Subject: Re: (Sort of ?) bug found in blk_drv/scsi/scsi.c, sd.
To: Linux-Activists <>
From: Drew Eckhardt <drew@ophelia.cs.Colorado.EDU>
List: macbsd-development
Date: 01/14/1994 11:17:48
    Quite a couple of recompilations and printk's later, I discovered that the
    reason was the multiple LUN support. I'm not sure yet if this is a bug
    in the code, 

It's usually a feature, but there may be a bug in the low level driver 
for the Amiga onboard SCSI or problems in the drives' firmware (very
unlikely, I haven't seen any problems with either vendors' devices).

A few vendors have broken firmware in their drives which 
responds to an inquiry command on all luns with a type of something
other than 0x7f in the inquiry data (ie, there's no device on this
LUN of the target).  So, we added the blacklist[] to scsi.c and 
modified scan_scsis() so that non-zero luns on these devices wouldn't
be tried and multi-lun support would remain for people with SCSI->SMD
bridges, etc.

   or maybe my disks are too dumb  
    (although the Fujitsu is report
    as having the SCSI-1 CCS command set, and the Quantum even understands 

    In my own words, here's what I believe is wrong:
    During startup phase, the scsi0 host adapter is scanned for devices
    (scsi.c/scan_scsis()). This fills up an array of scsi_devices[] structures.
    Similarly, in sd.c/sd_init_onedisk() and sd.c/sd_init(), rscsi_disks[]
    structures are filled up (I haven't yet fully understood the relationship
    or difference between these two). 

Since different structures are needed for different devices (CD, tape, disk,
tape robot), I needed to either use a union or have separate structures 
for the different device types.  Since a union would break the abstraction
(Ultimately (using the C++ global initializer linker features that Eric 
pointed out) you should be able to relink devices into the kernel without
recompiling anything, meaning the internal structures can't change), I
couldn't use one.  So, I needed separate structures for the generic 'all
device' fields, and device specific fields.

Since at boot time, all memory must be allocated contiguously and I had 
decided to use arrays for the sake of simplicity, I couldn't allocate a 
generic structure and then a disk structure.

So, the initialization/detection is done in several passes-  a scan for 
SCSI devices, allocation for all of the SCSI disk structures needed for
all SCSI disks, (sd_init), and finally per-slave initialization.

    Then, at the end of scsi.c in 
    scsi_dev_init(), a scsi_devices[] structure is attached to a rscsi_disks[]
    structure by calling sd.c/sd_attach(). This is done for all disks and all
    LUNs. Problem is, I only have one disk at each scsi id/LUN, so there should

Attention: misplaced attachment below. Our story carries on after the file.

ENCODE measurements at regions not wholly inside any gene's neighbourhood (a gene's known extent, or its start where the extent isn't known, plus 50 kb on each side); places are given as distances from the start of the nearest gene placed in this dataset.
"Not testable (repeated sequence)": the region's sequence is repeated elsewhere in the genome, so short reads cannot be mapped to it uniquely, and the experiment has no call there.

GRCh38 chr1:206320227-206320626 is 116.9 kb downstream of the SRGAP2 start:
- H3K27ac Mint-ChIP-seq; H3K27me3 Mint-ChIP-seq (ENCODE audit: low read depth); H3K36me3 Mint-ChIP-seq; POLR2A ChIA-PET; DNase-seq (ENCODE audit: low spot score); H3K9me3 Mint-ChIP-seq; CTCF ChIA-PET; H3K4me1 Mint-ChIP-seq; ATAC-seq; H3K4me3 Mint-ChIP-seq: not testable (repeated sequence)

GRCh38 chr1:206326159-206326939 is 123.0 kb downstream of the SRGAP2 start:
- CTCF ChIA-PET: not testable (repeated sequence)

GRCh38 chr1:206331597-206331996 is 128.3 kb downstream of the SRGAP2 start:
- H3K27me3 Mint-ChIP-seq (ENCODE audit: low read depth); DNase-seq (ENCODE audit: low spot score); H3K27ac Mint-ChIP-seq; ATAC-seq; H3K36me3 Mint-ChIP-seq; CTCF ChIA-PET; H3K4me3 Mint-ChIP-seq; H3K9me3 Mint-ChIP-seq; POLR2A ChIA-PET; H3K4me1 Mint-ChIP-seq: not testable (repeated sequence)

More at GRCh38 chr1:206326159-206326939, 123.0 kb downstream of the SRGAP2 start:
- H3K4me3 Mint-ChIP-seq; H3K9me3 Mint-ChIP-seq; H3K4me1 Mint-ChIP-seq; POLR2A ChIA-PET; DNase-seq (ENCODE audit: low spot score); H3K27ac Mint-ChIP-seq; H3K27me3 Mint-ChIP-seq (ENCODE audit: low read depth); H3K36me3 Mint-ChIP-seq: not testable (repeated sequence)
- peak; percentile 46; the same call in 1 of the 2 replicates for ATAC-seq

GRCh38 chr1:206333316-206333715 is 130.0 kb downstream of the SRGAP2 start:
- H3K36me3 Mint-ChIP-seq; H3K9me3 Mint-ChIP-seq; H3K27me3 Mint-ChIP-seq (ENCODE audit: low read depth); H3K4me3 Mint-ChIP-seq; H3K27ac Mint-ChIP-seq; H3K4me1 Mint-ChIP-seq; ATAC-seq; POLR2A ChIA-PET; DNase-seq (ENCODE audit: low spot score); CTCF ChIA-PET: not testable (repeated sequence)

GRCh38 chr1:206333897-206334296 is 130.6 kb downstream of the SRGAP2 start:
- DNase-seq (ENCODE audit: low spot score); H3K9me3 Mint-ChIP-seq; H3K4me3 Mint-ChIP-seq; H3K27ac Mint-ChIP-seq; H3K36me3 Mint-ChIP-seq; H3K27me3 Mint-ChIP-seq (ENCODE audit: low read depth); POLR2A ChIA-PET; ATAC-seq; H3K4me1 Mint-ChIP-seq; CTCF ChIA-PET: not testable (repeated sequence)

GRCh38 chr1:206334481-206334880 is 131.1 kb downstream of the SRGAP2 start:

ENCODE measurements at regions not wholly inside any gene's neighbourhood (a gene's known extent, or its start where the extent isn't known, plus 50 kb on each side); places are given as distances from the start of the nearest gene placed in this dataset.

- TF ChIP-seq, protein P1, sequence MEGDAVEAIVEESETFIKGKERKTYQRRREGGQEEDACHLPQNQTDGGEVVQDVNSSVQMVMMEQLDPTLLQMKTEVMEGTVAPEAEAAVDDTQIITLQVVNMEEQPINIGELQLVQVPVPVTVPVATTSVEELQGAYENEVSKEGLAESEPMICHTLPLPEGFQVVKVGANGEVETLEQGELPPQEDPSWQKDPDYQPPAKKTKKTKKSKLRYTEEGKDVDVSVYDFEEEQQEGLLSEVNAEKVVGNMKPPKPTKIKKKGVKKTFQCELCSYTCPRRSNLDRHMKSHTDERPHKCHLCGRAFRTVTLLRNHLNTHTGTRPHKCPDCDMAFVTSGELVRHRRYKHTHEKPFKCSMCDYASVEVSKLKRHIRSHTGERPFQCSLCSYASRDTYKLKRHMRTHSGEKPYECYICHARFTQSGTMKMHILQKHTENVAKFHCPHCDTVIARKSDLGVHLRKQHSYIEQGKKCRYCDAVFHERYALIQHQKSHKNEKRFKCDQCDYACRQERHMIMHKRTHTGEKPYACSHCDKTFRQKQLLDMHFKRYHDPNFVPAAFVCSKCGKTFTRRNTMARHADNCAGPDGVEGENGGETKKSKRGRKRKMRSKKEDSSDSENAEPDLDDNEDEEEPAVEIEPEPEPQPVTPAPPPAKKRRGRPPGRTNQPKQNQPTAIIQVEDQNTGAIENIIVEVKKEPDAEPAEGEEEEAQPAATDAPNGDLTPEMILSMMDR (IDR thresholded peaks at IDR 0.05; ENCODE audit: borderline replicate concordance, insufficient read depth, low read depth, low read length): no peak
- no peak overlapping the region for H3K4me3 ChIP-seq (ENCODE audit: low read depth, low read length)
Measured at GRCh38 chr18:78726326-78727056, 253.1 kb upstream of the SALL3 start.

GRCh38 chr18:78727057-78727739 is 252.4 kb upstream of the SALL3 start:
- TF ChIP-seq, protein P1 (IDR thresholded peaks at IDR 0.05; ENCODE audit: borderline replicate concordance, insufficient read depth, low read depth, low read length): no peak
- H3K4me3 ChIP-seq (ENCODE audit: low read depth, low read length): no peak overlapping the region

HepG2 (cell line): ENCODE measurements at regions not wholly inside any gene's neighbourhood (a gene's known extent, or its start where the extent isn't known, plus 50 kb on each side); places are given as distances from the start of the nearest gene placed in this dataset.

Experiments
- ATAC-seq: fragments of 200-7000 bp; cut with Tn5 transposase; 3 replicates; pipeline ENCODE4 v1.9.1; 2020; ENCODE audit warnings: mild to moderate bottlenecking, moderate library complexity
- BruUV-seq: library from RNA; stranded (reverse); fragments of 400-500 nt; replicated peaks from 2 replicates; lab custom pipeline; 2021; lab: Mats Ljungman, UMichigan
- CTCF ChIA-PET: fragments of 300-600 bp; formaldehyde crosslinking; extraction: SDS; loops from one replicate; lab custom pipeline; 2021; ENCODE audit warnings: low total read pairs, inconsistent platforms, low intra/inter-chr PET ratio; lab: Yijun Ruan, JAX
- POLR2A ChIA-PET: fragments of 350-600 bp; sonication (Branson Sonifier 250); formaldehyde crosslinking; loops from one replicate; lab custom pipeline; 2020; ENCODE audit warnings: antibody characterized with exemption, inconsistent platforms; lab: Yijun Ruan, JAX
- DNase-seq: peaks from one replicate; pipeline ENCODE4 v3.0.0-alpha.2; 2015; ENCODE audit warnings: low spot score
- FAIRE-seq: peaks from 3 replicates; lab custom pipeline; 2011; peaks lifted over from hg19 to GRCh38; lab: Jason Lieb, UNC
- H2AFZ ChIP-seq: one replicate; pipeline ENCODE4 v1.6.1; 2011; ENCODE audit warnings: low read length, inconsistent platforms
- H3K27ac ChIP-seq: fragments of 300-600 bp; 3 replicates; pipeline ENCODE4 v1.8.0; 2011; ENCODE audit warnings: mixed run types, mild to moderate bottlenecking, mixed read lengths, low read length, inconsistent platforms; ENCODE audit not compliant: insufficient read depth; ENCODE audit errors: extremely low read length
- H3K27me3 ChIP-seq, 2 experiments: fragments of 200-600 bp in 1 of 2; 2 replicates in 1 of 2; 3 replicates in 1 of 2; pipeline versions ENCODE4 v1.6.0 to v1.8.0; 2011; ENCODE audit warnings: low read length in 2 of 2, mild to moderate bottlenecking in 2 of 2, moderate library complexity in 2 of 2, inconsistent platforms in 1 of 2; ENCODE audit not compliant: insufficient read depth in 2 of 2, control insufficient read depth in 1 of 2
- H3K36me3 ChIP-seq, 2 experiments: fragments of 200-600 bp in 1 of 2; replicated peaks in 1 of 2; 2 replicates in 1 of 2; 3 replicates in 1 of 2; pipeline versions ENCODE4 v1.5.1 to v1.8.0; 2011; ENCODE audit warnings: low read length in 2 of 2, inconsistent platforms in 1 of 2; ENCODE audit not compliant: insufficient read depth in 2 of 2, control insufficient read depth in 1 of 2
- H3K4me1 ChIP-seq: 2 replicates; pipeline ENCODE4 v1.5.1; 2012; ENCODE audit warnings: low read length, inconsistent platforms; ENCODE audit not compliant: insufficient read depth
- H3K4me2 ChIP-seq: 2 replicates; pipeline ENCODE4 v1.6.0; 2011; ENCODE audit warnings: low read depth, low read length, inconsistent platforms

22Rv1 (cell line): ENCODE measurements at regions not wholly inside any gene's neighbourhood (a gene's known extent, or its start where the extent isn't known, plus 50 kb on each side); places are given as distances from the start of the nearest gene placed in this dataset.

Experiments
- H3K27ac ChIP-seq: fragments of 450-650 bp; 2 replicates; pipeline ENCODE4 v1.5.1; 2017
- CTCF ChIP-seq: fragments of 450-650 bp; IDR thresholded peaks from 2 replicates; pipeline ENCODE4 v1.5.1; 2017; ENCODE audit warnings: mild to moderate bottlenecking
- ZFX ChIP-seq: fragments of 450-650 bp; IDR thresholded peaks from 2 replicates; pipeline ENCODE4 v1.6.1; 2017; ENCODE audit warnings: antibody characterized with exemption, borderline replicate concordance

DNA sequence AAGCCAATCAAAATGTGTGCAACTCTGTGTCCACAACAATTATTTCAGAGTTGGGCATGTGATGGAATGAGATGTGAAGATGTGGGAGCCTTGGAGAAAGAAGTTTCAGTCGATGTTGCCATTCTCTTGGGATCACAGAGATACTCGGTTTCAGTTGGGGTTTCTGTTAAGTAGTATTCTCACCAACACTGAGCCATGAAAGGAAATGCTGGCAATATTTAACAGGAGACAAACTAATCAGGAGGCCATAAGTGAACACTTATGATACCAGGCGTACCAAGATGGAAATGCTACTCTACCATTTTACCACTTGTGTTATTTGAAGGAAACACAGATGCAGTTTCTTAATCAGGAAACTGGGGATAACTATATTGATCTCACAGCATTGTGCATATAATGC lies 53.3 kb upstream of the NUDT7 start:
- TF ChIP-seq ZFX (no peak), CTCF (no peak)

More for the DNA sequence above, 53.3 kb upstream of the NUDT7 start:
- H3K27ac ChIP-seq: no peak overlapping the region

be only 2 disks. However, scsi.c/scan_scsis() reported 16 disks. 

    So, the only thing that seems to be missing is the handling of multiple
    LUNs in scsi.c and sd.c. However, I don't know how this should be done
    correctly - maybe someone with more understanding in the SCSI standard coul
    fill this in.

The code allready handles this correctly - I know of a number of users running
multiple SCSI->ST-506 and SMD bridge boards, with multiple drives, or CD
changers (one LUN per disc), off of this.

The problem is probably in the low level driver.

Linux initializes the LUN field (byte 1, bits 7-5) as appropriate
before sending a Scsi_Cmnd structure to the low level SCSI driver. However,
the mid level code does nothin to insure that the right messages get sent - 
it's up to the low level driver to pick out appropriate messages (ie,
allow or disallow disconnect/reconnect in the IDENTIFY message, etc)

The original SCSI spec allowed the user to specify the LUN in the 
top three bits of byte 1 in the CDB -or- in an IDENTIFY message sent
to the drive, specifying that if an IDENTIFY message was sent, the
LUN field is ignored.

The low level driver is probably sending an IDENTIFY message of 
0x80 or 0xc0, which has the low three bits set to 0 indicating 
LUN 0 irregardless of what the LUN field in the CDB says.

If the low level driver is simply sending an IDENTIFY message of 
0x80 or 0xc0, all commands are being handled for LUN 0 on the 
device, and scan_scsis() gets back a valid response to the INQUIRY 
on what it thinks are all eight luns.

When an identify message is being sent, you should be using the
IDENTIFY macro from scsi.h - 

	IDENTIFY(can_disconnect, lun)

Where can_disconnect is non-zero if you wish to allow the device to
disconnect, and lun is the lun (not bit fielded, 1 = lun 1, 7 = lun 7).


End of 680X0 Digest
From: "Linux Activists" <>
To: "Linux-Activists" <>
Reply-To: "Linux-Activists" <>
Subject: Linux-Activists - 680X0 Channel digest. 94-0-16-3:57
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Date: Sun, 16 Jan 1994 11:22:03 +0200

	  re:(Sort of ?) bug found in blk_drv/scsi/scsi.c, sd.c